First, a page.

For a free consultation for braces or Invisalign, call Dr. Andy Frost at (314) 567-1888. Dr. Frost has years of experience as an orthodontist in the Creve Coeur and St. Louis area, where he has exceeded the expectations of hundreds of patients.



Because there is so many factors involved with the alignment of teeth, there are many different reasons why they can become misaligned. We will look at just a few of the main causes here, but you can always ask us if you need more information about causes and treatment options for misaligned teeth.

Teeth

Of course, how the teeth themselves grow in and move will affect how they end up aligning with one another. Teeth can start out or become too crowded, too spaced apart, they can erupt (grow in) at an angle, or they can even erupt in an unusual place.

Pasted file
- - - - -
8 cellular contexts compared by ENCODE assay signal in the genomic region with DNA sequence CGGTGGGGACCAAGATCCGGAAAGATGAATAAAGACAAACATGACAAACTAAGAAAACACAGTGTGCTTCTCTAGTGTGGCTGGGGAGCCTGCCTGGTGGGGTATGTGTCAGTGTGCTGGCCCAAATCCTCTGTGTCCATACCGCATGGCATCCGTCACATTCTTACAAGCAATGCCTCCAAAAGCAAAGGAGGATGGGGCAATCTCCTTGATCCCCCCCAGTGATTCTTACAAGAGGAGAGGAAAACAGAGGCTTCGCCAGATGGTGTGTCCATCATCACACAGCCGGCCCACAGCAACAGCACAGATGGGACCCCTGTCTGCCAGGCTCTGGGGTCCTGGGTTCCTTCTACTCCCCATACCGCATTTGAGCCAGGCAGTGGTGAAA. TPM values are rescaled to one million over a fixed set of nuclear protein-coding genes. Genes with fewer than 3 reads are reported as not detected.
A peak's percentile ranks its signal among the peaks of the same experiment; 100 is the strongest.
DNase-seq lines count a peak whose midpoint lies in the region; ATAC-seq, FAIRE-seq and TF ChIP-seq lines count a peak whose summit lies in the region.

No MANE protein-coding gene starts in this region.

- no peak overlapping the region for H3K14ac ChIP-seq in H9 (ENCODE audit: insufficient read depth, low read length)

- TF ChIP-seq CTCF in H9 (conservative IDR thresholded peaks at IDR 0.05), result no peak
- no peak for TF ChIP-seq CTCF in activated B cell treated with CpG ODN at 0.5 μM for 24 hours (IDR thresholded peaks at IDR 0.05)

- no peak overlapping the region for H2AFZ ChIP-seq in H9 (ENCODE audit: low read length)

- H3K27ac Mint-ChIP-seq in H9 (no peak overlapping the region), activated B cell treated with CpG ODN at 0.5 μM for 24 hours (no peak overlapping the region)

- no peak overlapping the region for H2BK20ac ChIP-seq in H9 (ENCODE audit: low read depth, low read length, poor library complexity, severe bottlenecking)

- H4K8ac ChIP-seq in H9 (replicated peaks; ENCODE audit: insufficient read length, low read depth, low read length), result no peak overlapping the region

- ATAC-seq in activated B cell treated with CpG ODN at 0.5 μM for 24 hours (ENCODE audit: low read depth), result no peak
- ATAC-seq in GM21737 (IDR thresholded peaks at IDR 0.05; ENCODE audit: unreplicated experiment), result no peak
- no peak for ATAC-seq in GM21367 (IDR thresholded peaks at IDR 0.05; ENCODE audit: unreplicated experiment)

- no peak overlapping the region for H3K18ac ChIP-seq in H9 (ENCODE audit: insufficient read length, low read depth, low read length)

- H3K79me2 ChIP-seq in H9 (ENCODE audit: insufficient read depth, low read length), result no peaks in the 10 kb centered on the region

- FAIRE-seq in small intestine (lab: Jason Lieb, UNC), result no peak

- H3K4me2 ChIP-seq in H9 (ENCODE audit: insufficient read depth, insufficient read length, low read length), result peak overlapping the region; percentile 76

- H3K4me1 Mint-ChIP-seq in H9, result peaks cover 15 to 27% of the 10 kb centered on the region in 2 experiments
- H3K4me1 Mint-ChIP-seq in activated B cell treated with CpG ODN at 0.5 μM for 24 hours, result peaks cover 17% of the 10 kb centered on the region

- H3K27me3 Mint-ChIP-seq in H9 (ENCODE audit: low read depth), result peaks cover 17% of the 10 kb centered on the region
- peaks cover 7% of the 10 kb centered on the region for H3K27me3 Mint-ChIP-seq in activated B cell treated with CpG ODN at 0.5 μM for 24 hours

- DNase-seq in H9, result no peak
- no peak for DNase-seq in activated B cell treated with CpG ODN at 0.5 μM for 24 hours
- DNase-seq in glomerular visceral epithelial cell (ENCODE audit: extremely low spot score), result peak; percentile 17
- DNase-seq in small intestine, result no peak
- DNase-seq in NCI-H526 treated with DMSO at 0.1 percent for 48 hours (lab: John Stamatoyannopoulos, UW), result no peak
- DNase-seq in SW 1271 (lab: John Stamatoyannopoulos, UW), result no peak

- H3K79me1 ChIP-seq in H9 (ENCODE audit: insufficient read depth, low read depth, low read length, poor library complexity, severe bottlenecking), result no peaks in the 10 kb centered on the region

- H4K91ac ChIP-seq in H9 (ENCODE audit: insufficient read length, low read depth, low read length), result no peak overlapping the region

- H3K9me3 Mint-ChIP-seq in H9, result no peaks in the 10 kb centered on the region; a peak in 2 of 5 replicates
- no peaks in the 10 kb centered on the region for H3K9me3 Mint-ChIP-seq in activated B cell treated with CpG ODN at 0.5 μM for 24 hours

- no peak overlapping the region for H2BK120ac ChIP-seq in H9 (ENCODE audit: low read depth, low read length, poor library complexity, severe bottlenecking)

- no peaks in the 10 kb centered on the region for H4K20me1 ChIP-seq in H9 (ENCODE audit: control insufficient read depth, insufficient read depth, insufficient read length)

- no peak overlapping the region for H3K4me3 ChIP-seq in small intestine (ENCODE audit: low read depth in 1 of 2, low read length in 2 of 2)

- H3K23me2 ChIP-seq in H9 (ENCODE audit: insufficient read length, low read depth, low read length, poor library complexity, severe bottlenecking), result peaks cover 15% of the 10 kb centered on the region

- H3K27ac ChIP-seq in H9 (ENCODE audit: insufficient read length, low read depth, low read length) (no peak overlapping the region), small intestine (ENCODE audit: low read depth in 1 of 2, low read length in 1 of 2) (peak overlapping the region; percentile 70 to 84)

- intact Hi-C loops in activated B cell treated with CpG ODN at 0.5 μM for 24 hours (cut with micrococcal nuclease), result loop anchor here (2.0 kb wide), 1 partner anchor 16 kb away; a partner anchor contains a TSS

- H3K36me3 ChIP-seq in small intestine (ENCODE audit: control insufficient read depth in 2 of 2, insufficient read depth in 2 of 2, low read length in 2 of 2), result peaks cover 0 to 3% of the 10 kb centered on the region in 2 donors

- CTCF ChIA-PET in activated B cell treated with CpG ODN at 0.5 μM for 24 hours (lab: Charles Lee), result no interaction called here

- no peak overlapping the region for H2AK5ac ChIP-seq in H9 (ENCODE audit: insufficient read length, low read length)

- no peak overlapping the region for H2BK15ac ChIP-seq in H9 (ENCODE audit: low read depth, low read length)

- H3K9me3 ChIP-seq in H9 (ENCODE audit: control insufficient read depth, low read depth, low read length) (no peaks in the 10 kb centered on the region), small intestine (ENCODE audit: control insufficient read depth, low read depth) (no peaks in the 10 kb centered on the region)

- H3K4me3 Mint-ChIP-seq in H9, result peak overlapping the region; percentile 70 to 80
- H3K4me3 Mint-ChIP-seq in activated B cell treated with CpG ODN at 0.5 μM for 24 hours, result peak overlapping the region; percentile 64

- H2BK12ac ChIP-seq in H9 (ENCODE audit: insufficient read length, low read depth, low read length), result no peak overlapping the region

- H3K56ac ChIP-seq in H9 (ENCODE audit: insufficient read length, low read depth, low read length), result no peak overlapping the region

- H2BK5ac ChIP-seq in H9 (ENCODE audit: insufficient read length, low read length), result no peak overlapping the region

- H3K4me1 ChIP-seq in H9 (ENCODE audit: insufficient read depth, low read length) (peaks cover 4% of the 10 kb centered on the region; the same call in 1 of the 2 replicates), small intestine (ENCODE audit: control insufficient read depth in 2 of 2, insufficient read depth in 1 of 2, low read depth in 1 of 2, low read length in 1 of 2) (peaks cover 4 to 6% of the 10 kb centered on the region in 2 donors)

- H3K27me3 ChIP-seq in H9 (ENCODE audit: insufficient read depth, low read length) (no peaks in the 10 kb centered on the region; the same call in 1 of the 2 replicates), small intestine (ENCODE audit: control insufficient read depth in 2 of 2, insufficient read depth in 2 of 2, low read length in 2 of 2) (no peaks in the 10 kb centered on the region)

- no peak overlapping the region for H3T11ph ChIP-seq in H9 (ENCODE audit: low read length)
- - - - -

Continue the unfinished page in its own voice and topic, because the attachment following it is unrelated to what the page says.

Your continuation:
All of these possibilities can cause discomfort or at worst, they can cause teeth to function improperly. The good news is they can all be corrected through orthodontics, including braces or Invisalign.

Jaw

The natural position or alignment of the jaw can cause teeth to be misaligned. Jaw problems can also be the result of an accident. Since there are several muscles and bones that work together to operate the jaw, these problems can sometimes be more challenging to address.

In any case however, these issues can also be corrected through the use of orthodontics, surgery, physical therapy, or a combination of the above.

Habits